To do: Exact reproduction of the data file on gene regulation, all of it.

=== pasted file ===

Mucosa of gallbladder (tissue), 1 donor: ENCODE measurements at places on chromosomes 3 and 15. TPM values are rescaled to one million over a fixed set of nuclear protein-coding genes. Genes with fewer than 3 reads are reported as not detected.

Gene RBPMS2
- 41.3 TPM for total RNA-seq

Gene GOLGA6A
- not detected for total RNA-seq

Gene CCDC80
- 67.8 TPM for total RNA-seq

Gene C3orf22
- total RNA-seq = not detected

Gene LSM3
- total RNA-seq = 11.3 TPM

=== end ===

Mucosa of gallbladder (tissue), 1 donor: ENCODE measurements at places on chromosomes 3 and 15. TPM values are rescaled to one million over a fixed set of nuclear protein-coding genes. Genes with fewer than 3 reads are reported as not detected.

Gene RBPMS2
- 41.3 TPM for total RNA-seq

Gene GOLGA6A
- not detected for total RNA-seq

Gene CCDC80
- 67.8 TPM for total RNA-seq

Gene C3orf22
- total RNA-seq = not detected

Gene LSM3
- total RNA-seq = 11.3 TPM